A large Mexican flag always fluttered from a pole in the corner of her yard on Mexican anniversaries.

When Presidents Lincoln and McKinley were assassinated, and when Queen Victoria died, she lowered the flag to half-staff.

By her request, a gold cross that hung above a shrine in her room was placed inside her coffin.

It is hard to know whether Dona Candelaria, who was one of the town’s last original Mexican residents when she died at 86, wished the sundown celebrations would become an annual rite of fall attracting hundreds of people.

But local residents like to think she did.

Among them is Trent Williams, 61, the third generation of the Williams family to carry a candle to Dona Candelaria.

After the Mexican matriarch died, her annual processions to the cemetery were kept alive by Amelia Williams and her son, Winnie, who died last year at the age of 94.

Winnie Williams’ wife, Pearl, who hadn’t missed a Hornitos procession since 1934, was in the hospital recovering from surgery related to a broken hip. So the rite fell to her son, Trent.

Taking a seat in the church for Mass, he said: “I’m impressed again, and this is my 61st time. I’m really proud of Grandma and Dad for keeping this alive.”

At its peak in the late 1800s, Hornitos was home to about 15,000 people.

This so-called melting pot of the Gold Rush was settled by Chinese, French, Germans and Italians, as well as Mexicans from Sonora, who had been driven out of neighboring mining camps by Anglos who viewed them as foreigners not entitled to dig into the California dream.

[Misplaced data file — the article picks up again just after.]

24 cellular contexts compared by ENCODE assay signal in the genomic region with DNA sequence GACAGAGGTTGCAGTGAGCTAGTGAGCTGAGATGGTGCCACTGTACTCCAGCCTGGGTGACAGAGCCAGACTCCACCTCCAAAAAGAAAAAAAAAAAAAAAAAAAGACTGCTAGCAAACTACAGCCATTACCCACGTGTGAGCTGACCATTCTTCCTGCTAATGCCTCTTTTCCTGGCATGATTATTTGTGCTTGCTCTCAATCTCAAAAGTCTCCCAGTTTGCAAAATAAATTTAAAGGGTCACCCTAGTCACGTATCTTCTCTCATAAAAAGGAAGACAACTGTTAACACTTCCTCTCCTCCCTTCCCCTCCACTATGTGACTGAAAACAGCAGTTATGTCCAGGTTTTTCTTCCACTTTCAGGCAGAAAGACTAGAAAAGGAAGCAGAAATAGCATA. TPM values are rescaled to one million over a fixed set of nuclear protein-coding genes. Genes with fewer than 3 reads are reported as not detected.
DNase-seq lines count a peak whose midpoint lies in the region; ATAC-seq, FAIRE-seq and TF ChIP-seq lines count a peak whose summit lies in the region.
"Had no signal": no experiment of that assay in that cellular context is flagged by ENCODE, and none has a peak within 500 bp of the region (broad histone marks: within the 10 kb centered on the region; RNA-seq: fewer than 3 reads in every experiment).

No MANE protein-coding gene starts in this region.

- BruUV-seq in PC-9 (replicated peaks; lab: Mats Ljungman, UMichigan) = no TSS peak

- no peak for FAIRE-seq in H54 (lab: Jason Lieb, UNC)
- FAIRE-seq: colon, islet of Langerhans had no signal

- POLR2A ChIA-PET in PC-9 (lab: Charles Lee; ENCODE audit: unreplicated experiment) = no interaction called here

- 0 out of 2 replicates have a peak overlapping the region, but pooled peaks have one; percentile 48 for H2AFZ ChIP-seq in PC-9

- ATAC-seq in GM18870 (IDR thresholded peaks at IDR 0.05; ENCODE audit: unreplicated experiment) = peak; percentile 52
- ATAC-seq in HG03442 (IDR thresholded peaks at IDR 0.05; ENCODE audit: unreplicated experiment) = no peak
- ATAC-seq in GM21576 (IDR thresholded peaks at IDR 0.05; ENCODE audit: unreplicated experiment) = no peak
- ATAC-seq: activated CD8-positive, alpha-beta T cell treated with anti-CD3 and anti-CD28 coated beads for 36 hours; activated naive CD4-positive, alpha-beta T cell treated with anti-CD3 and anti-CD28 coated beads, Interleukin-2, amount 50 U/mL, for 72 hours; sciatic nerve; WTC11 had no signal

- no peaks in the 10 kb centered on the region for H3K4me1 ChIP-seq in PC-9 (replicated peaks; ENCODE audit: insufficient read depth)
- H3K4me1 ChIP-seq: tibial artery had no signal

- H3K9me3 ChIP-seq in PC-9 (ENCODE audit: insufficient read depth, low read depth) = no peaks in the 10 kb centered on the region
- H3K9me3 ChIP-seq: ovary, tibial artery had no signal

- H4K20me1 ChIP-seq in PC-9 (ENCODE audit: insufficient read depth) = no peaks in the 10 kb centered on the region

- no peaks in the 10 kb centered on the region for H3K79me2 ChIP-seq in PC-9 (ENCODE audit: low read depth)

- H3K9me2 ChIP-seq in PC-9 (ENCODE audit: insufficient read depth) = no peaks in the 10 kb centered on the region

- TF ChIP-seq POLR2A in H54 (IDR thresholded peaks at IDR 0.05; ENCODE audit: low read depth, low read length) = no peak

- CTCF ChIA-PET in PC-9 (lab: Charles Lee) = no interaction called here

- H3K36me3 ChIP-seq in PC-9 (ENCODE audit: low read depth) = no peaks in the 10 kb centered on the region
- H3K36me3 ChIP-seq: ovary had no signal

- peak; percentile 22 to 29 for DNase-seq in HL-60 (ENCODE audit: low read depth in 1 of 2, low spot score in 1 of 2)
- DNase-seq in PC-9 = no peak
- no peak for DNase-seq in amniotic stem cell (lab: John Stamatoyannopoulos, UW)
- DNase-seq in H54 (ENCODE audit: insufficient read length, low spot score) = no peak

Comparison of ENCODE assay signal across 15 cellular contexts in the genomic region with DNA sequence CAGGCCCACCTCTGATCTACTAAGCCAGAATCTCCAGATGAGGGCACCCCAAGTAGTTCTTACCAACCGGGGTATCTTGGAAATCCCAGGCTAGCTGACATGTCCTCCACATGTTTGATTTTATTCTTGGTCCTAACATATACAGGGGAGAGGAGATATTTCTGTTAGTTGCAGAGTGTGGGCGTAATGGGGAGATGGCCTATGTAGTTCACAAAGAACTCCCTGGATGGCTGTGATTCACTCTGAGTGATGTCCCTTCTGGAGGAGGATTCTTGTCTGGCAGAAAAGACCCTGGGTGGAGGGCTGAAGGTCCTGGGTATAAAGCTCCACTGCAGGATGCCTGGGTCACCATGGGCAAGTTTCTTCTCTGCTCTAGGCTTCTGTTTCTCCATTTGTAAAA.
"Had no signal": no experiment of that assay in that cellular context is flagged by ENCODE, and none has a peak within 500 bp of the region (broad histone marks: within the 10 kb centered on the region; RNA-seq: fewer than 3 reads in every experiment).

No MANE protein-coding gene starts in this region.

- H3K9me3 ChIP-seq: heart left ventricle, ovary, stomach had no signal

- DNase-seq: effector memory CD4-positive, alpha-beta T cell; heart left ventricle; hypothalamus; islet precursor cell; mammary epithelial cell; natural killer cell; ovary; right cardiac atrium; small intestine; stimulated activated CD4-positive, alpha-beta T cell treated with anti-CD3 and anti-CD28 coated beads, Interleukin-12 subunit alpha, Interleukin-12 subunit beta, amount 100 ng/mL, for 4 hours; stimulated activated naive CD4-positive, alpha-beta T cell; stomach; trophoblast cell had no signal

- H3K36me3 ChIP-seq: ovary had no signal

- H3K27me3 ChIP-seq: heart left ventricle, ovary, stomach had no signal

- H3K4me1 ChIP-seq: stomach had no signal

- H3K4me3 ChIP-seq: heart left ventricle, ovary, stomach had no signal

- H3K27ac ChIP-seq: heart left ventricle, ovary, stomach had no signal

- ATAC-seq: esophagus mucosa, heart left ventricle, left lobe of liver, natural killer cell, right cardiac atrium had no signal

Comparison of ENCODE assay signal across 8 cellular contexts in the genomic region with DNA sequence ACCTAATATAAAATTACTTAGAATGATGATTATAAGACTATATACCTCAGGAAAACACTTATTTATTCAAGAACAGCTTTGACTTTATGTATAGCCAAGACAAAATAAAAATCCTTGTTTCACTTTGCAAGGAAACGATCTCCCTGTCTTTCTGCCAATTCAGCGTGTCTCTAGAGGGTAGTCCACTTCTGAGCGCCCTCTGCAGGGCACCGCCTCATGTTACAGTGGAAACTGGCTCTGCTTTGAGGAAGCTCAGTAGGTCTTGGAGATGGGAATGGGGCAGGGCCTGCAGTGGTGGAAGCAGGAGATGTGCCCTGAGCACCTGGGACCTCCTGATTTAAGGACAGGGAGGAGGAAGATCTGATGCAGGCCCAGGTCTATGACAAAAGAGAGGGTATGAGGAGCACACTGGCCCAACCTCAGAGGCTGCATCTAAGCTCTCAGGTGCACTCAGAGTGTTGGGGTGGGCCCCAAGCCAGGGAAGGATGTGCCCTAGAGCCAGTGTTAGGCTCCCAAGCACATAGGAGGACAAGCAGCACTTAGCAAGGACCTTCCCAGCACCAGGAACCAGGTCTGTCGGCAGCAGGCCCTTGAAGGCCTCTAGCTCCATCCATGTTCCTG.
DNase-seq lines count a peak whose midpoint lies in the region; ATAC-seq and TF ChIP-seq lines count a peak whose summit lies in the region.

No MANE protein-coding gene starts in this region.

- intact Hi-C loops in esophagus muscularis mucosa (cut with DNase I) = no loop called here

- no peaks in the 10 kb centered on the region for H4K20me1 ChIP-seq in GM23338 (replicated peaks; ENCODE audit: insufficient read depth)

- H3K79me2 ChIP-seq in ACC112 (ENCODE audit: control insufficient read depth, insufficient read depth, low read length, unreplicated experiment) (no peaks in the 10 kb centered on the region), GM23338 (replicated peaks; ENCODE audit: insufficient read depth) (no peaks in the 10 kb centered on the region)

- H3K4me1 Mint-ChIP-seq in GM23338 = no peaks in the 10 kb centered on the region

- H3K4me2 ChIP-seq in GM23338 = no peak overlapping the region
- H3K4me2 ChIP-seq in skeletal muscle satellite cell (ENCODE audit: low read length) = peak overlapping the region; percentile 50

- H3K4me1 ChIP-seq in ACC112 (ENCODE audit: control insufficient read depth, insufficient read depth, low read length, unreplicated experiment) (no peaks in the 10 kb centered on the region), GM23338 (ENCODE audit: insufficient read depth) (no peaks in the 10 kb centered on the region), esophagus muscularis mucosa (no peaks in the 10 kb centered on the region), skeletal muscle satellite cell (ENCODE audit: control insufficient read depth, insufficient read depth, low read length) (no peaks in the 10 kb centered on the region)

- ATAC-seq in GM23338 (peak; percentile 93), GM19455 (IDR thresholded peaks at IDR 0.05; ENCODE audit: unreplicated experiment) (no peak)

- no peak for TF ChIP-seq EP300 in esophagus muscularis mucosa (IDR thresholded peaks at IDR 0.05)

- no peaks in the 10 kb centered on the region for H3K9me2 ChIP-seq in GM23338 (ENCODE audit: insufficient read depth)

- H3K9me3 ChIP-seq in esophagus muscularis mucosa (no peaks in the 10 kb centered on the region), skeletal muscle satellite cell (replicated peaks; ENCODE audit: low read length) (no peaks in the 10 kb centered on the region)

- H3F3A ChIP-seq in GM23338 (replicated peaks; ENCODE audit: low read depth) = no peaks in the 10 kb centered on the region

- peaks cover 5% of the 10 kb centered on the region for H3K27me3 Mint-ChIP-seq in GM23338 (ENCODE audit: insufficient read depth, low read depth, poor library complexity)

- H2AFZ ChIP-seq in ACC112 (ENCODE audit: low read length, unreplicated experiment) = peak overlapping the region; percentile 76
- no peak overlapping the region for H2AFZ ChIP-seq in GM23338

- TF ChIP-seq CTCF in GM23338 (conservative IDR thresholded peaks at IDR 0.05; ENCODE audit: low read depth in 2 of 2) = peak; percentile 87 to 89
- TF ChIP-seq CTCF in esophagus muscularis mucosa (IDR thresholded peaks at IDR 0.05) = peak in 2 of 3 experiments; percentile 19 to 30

In those days, historians say, Hornitos was a lawless settlement of miners, gamblers, dance hall girls and saloons, a few of which were connected by an underground tunnel.

Ghirardelli market, predecessor to the chocolate manufacturer, now in San Francisco, got its start here.

Outlaws, including the notorious bandit Joaquin Murrieta, were frequent visitors.

Hornitos’ ground was so hard that the Mexican settlers buried their dead in above-ground tombs of rock that resembled tiny outdoor ovens -- hornitos in Spanish. Only piles of stones remain.

When the gold ran out, the population quickly diminished.

Dona Candelaria’s All Souls Day observance is still thriving because of the efforts of the 20-member Hornitos Patrons Club, which was formed in the 1940s to protect what’s left of a town that once was known as “the wickedest spot in the mother lode”: an old stone jail, a schoolhouse, a few sturdy brick walls and stone walls, and the cemetery and adjacent white, wood-sided St. Catherine’s Church.

Mass is said at the church twice a year: In April, for St. Catherine’s feast day, and Nov. 2, All Souls Day.

Then there is the 140-year-old Plaza Bar, which has been owned and operated by Manuela Ortiz for six decades.

After the pilgrimage, celebrants marched back to the plaza for a buffet that has certain similarities with those of the descendants of the Aztecs in rural Mexico, which also include communal meals and candlelight vigils.

Instead of tamales and decorated sugar skulls, however, local residents ate hot dogs and drank coffee and hot chocolate.

“It might seem quiet here most days,” said Dorothy Bauer, 89, who helped prepare a pot of beans for the ceremony. “But sometimes we have an awful lot of fun.”